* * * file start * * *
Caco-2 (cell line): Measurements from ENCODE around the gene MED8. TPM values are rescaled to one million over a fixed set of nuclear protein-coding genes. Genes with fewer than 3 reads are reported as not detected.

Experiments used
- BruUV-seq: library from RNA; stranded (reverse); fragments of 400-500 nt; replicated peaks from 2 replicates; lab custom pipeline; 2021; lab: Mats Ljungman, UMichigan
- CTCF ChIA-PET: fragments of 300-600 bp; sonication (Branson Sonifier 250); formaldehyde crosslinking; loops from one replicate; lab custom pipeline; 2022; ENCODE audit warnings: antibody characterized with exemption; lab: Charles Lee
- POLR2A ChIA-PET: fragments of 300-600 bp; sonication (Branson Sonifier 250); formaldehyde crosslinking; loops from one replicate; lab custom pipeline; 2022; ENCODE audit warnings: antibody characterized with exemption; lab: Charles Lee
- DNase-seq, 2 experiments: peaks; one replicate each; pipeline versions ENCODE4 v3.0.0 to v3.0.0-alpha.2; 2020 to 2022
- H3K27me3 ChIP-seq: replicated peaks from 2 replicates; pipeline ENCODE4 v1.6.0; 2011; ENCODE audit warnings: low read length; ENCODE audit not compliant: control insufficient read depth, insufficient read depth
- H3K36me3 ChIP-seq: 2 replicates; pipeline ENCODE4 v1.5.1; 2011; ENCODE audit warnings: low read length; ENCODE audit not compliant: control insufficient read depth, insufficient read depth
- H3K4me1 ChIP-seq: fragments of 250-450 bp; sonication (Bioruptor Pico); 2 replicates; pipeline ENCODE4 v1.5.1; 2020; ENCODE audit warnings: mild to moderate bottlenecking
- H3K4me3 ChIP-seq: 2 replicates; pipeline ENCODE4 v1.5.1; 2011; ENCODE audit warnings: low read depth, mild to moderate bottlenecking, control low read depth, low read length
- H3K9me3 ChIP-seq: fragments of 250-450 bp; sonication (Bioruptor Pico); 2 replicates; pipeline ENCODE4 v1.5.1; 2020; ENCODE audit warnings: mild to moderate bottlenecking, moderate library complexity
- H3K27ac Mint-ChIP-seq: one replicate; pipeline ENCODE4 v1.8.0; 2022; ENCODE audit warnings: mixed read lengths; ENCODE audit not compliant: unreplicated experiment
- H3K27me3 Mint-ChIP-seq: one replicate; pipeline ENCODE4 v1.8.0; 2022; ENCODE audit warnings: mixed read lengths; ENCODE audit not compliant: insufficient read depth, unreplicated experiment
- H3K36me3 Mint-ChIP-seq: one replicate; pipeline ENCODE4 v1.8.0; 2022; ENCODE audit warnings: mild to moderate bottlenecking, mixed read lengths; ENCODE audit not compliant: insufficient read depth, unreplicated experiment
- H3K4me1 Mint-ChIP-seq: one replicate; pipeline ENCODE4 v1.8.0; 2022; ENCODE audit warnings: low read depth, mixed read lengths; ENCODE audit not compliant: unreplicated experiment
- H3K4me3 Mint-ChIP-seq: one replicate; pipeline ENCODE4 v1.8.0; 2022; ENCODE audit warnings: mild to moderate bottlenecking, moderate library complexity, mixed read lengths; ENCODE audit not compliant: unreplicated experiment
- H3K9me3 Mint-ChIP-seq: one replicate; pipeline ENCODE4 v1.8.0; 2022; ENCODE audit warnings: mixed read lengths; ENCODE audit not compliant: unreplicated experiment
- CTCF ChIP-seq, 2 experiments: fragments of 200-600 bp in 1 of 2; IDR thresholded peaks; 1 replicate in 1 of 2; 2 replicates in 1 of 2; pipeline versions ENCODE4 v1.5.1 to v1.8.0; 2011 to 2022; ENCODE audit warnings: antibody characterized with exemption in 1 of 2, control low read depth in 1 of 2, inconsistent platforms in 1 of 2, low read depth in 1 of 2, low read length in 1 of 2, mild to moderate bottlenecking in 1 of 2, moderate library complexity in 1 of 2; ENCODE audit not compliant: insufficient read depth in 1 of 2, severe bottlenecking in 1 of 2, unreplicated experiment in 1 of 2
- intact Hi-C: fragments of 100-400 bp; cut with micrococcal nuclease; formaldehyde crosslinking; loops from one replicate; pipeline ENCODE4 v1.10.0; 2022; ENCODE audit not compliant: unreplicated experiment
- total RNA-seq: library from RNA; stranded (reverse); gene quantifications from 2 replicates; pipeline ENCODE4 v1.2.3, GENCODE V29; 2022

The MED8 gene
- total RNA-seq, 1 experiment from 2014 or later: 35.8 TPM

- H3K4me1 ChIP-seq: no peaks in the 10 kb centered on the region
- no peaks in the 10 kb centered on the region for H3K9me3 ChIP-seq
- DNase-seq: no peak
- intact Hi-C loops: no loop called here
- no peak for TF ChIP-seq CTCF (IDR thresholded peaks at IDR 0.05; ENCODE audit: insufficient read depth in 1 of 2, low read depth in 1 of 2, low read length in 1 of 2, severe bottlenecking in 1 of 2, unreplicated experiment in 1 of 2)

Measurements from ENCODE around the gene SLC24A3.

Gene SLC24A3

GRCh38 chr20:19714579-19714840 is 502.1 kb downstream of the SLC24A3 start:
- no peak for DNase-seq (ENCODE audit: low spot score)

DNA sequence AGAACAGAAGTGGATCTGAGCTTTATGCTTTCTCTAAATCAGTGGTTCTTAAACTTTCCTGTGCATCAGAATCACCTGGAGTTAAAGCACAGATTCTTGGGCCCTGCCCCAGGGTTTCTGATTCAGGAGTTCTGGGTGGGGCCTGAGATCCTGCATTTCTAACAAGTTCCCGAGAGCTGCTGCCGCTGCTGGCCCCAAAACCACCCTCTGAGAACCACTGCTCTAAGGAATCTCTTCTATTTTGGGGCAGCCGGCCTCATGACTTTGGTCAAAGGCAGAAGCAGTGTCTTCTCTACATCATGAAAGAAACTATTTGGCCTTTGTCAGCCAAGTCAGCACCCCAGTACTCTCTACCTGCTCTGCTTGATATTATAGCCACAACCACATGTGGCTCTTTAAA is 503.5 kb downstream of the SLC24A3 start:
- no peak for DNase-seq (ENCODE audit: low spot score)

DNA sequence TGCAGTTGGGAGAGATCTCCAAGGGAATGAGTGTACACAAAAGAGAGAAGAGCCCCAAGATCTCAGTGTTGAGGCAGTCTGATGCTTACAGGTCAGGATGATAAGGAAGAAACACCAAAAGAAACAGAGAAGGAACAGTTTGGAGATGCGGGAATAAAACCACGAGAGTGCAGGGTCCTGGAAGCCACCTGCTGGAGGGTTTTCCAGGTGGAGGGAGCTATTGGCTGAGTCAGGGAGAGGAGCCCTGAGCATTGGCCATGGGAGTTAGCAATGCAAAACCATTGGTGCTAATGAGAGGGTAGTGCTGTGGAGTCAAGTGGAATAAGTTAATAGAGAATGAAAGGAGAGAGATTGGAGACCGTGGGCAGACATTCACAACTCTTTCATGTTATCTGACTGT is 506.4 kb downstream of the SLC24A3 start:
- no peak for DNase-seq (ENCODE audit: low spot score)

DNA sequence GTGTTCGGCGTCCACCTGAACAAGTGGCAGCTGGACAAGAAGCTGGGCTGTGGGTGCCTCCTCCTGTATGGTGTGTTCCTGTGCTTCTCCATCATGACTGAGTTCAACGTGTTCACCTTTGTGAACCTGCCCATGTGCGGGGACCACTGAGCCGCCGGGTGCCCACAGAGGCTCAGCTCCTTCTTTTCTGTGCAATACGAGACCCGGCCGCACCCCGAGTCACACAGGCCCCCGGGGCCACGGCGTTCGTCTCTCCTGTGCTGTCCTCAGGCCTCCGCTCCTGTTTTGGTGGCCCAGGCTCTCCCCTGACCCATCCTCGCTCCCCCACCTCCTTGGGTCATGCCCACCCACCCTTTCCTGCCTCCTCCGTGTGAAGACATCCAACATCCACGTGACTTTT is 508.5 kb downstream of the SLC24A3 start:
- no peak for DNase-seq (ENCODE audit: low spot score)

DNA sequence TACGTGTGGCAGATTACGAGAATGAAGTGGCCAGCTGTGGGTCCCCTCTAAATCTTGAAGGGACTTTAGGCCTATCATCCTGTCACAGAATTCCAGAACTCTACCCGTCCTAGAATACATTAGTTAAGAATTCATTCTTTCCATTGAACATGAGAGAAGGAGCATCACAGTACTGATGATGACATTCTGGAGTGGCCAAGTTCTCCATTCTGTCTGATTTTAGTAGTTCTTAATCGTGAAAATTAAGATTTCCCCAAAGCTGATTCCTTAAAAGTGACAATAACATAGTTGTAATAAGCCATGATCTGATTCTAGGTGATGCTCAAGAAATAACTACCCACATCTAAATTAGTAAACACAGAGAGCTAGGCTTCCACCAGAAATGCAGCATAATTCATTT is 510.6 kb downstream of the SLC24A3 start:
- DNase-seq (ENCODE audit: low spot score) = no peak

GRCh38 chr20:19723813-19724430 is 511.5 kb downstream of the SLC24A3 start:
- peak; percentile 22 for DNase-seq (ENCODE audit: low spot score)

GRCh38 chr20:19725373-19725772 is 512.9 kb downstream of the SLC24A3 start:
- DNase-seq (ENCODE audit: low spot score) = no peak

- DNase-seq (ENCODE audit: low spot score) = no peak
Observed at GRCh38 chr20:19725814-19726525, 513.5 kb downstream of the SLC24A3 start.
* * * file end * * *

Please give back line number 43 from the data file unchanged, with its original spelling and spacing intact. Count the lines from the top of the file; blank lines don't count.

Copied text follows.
- DNase-seq (ENCODE audit: low spot score) = no peak